As part of its 50th anniversary, TV Guide compiled two lists. One was the top 50 best shows of all time. The other was the top 50 worst shows of all time. The Van Gogh-Goghs noticed that left a lot of shows unaccounted for.
We are here to present to you the 50 most averagest shows of all time. These shows are not bad and they aren't good. They're of no real merit whatsoever.
Remember these shows? Of course you don't. No one does. These shows served one purpose in your life: passing time. You watched these shows because it was too hard to sleep, you didn't have the strength to hold a book, to generate noise, no one else was home, or beacuse they came on between two shows that were actually good.
To make our list, a show couldn't have been so good that any one of us could actually remember a complete episode. If any of us could answer the question, "Hey, what was the best 'Equalizer' ever?" the show was off the list.
The Top 10 Most Average:
- Trapper John, MD (1979-1986) The promise of a cool reunion kept us glued to this M*A*S*H spin-off. We waited and waited for Hawkeye, Major Burns, or at least Colonel Flagg to show up for a prostate exam, but we got nothing. While "After M*A*S*H" relied TOO heavily on its M*A*S*H connections and hence, was bad, "Trapper John, MD" minimized them into nothing and turned out the blandest of the bland. It is quite appropriate that our most averagest show ever is a spinoff, with Pernell Roberts being the THIRD and blandest actor to play the role of Trapper John (after Elliot Gould and Wayne Rogers).
...calling Dr. Average...
- Benson (1979-1986) This long-running sitcom about a butler/chief-of-staff/lieutenant governor had the best chance of climbing out of this list. But even sharing a name with a Van Gogh-Gogh wasn't enough to make us forget how easily the mind wandered during episodes. Fun fact: Fellow 50 least-memorable show "Growing Pains" also featured a Gold sister!
- Tic-Tac-Dough (1978-1986) How do you make tic-tac-toe interesting? Well, that's impossible. But at least host Wink Martindale showed the world how we could love a low-res dragon graphic.
- Hunter (1984-1991) Second only to "Webster" in the category of "Shows featuring a former pro football player that you'd watch when nothing better was on." First in the category of "Shows featuring a former pro football player that you'd watch, but still keep flipping to make sure that nothing better was on."
- Good Morning America (1975-present) Placement on this list is meant in no way to malign Good Morning America, which certainly fills its role as the background noise and images to accompany your bleary weekday morning awakening ritual. It's your first taste of human speech and appearances to prep you for a full day of human contact. But beyond that, who gives a rat's rectum about it? Precious few. The greatest factor in the show's mediocrity is it seems to be a tepid knockoff of NBC's Today show-- a fact best illustrated by the two shows' movie reviewers:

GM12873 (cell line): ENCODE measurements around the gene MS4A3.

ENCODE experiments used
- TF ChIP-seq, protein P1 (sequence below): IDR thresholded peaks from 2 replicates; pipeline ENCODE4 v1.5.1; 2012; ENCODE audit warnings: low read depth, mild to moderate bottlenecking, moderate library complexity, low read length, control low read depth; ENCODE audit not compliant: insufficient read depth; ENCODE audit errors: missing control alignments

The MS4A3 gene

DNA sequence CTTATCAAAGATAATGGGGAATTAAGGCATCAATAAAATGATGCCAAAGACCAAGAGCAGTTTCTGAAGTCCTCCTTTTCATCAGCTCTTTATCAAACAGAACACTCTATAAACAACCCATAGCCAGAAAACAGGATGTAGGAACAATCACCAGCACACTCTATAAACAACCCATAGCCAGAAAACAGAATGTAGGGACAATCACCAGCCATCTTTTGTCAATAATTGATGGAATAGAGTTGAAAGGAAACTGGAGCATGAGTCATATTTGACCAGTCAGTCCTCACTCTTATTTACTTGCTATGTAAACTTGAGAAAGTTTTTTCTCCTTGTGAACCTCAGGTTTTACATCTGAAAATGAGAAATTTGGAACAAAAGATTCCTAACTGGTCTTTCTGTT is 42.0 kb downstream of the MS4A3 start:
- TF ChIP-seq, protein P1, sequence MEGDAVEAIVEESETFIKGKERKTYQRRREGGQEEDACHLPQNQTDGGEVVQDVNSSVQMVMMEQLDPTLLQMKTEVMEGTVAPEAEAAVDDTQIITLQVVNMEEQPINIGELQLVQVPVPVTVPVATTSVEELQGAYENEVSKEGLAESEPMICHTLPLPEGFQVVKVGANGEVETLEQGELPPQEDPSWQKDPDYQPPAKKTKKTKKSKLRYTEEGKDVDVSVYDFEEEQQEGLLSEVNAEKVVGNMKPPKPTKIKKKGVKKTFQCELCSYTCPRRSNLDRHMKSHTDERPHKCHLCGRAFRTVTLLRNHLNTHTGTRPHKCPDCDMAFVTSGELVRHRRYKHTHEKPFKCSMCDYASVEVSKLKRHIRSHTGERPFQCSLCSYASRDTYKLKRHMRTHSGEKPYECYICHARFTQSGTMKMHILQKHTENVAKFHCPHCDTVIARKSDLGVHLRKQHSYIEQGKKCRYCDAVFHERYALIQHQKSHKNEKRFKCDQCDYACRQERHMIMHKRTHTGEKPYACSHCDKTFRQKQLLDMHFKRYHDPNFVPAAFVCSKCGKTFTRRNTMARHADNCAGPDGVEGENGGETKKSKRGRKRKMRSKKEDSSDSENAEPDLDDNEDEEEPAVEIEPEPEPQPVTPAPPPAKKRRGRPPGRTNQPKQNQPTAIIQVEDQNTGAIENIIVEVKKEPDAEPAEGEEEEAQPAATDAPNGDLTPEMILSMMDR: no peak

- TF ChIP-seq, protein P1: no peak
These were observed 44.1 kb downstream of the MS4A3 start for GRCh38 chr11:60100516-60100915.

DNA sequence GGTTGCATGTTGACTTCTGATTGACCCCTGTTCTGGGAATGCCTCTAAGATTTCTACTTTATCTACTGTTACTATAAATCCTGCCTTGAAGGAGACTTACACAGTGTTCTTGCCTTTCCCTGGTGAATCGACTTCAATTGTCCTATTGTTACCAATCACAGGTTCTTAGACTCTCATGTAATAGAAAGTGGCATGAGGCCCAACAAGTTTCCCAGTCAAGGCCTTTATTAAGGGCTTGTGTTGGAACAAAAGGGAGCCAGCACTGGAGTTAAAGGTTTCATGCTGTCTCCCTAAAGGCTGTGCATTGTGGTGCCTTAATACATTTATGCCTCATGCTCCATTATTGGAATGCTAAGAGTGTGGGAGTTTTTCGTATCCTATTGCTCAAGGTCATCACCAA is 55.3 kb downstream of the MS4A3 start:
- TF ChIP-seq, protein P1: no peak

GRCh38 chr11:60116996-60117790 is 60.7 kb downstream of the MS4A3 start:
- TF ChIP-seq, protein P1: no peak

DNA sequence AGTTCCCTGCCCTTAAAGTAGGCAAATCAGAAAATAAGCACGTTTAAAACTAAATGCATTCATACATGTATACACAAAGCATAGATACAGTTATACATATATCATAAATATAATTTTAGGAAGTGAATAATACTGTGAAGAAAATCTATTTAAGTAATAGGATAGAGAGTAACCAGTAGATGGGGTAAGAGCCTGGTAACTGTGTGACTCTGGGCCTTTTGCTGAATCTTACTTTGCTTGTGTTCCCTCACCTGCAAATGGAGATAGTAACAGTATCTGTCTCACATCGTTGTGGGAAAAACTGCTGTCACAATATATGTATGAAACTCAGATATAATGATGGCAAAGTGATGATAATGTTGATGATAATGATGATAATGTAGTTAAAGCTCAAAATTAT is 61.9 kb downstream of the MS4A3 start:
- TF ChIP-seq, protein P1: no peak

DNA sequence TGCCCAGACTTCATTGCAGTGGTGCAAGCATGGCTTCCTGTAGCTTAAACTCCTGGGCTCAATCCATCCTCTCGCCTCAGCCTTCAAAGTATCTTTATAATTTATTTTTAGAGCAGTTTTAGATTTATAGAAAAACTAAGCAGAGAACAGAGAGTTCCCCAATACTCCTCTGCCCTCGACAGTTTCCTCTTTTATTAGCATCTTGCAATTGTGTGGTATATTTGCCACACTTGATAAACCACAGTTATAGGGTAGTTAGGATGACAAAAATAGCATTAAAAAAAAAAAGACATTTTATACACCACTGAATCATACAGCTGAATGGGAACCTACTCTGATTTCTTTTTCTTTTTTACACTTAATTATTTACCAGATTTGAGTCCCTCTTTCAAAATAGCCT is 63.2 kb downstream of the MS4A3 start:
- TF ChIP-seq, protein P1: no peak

Today had the shockingly cartoonish Gene Shalit. Good Morning America has a similar, but far more lackluster mustachio'd reviewer, Joel Siegel. Siegel, like the whole of the show itself, feels like a cheaper, less inspired knockoff of an original. Granted, I'm not sure if Gene Shalit is something you'd like to see first thing in the morning, but there it is.
The show's only break from mediocrity was during the 1970s and 1980s when David Hartman was host, because he was as close to a live-action Bullwinkle as the world may ever achieve.
- Empty Nest (1988-1995) The name never seems to trigger people's memory. But if you say "it's the show that Joe Isuzu was on," you may actually get people to remember it.
- Profiler (1996-2000) So generic you barely notice there were TWO different profilers during the course of the series -- a blonde one and a red haired one. They could have saved the money spent on the second actress and just hired a voice over artist to rerecord new audio over the old episodes. No one would have ever known.
- Step By Step (1991-1998) Friday night television at it's averagest. The whole series is a Patrick Duffy/Suzanne Somers blur. Not the two's finest work (Dallas, Three's Company); not their worst (Man from Atlantis, She's the Sheriff).
- Spenser: For Hire (1985-1988) While in school in Boston, I remember watching this show to spot inconsistencies. Like the time when he barked into an archaic portable phone that he was in Western Mass. while the camera tried its best to hide the Charlestown monument clearly visible in the background. Errors I remember. Plots? Not a one.
- Nash Bridges (1996-2001) Don Johnson's investments must have soured after "Miami Vice." Giving him a regular paycheck is the only reason we could think of for why this San Fran cop drama lasted as long as it did.